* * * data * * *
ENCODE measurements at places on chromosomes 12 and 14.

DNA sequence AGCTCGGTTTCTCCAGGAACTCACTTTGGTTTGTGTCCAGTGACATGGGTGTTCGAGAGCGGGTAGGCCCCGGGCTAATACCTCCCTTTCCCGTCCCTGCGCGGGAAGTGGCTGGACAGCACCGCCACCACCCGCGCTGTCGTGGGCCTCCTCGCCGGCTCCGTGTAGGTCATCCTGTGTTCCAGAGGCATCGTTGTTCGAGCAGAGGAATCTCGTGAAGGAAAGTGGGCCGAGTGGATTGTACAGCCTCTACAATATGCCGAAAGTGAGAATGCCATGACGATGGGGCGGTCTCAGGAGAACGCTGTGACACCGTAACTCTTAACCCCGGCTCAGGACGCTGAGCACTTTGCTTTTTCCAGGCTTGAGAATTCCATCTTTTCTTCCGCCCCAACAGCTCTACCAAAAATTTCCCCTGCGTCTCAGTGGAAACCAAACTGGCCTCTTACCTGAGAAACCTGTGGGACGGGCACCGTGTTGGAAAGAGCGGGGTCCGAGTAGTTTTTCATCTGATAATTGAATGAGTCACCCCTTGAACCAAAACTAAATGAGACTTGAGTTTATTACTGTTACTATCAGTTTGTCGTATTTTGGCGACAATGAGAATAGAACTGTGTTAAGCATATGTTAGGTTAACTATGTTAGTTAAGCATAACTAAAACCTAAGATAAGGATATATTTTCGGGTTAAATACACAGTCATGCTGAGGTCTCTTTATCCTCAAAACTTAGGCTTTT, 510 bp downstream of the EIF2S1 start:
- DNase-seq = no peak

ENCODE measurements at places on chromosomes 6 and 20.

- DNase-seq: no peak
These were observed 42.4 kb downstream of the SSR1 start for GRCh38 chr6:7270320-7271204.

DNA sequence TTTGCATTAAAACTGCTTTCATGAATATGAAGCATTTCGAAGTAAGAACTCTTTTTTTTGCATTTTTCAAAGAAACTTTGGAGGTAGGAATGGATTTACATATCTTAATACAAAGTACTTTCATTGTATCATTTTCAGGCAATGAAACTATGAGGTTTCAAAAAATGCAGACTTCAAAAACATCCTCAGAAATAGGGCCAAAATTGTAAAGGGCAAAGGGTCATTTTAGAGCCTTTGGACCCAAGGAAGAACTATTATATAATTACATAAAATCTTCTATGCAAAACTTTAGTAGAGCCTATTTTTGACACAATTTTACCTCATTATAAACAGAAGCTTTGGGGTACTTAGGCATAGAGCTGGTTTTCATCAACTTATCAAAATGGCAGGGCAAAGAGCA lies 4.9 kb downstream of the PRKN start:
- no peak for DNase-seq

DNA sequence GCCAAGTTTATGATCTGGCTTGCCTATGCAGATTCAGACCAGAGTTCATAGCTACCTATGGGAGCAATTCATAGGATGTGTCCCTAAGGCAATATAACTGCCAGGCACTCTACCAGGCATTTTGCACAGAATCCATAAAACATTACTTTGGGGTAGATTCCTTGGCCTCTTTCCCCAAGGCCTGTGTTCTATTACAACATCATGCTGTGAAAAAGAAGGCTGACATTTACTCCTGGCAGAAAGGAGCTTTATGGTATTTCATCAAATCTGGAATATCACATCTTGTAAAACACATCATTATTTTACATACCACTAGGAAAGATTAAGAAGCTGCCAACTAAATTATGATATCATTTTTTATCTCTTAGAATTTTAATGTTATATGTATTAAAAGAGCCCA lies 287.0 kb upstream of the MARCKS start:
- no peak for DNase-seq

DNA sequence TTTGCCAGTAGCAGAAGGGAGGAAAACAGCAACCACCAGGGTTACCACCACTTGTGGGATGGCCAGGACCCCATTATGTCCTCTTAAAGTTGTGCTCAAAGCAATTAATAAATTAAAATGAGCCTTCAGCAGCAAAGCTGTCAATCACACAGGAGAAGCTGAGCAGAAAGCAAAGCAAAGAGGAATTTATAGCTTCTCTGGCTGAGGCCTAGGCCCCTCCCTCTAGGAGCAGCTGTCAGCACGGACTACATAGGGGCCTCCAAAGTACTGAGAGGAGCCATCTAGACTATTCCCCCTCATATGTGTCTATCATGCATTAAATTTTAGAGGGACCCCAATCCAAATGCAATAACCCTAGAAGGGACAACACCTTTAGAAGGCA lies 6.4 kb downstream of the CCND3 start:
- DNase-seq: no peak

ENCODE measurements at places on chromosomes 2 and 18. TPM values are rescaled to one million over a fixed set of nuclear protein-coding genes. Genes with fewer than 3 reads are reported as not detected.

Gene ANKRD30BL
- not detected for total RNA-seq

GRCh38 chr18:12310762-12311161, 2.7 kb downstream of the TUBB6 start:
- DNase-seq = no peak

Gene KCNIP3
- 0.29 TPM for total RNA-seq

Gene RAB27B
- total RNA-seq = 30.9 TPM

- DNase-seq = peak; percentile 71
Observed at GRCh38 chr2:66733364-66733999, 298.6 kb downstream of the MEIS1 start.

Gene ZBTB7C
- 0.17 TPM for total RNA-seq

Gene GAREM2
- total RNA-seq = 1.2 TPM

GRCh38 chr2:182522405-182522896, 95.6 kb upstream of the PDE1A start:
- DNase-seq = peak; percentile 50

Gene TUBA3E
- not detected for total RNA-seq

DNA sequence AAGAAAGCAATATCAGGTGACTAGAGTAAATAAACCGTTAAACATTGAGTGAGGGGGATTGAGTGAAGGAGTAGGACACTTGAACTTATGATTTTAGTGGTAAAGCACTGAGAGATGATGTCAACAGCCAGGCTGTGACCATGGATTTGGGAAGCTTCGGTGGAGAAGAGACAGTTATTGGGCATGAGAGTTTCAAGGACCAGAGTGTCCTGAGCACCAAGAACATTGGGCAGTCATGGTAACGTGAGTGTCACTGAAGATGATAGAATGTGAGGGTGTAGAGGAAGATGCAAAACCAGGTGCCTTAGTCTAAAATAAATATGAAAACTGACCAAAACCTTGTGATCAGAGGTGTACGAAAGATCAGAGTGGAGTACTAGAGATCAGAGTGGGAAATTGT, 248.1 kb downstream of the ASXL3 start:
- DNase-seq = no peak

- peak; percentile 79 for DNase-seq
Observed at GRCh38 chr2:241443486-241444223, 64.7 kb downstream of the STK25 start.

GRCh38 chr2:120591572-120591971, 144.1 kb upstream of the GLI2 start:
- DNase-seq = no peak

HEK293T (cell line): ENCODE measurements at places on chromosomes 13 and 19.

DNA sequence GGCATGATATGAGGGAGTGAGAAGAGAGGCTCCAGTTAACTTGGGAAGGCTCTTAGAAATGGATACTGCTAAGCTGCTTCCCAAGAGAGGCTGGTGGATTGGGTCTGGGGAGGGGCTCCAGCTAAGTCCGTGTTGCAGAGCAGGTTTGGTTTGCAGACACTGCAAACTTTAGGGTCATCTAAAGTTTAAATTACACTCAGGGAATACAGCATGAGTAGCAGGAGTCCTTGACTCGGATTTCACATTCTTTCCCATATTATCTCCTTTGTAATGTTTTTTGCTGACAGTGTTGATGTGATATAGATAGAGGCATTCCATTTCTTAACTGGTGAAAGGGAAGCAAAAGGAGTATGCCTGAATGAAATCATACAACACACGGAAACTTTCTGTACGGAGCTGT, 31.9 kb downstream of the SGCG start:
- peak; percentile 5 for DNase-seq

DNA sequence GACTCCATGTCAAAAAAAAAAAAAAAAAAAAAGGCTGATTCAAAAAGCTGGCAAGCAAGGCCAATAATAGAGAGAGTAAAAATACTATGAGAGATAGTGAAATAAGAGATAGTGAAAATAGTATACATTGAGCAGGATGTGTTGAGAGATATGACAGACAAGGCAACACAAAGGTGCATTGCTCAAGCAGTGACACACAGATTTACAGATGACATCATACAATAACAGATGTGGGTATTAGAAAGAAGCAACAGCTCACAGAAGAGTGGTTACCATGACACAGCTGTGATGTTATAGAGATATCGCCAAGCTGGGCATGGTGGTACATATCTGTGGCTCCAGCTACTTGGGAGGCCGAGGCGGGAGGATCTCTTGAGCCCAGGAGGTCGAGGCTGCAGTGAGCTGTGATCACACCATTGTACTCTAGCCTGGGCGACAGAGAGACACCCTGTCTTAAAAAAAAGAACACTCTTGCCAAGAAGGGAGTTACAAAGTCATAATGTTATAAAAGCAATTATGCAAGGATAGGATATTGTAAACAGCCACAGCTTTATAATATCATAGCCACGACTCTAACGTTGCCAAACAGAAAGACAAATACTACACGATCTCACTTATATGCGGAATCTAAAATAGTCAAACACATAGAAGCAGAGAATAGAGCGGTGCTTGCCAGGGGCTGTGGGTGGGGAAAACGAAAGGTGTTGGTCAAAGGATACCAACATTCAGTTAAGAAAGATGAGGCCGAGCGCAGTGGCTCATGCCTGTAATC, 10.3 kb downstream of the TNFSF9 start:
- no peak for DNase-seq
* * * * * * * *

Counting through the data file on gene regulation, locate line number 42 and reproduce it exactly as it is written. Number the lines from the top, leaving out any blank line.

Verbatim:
- no peak for DNase-seq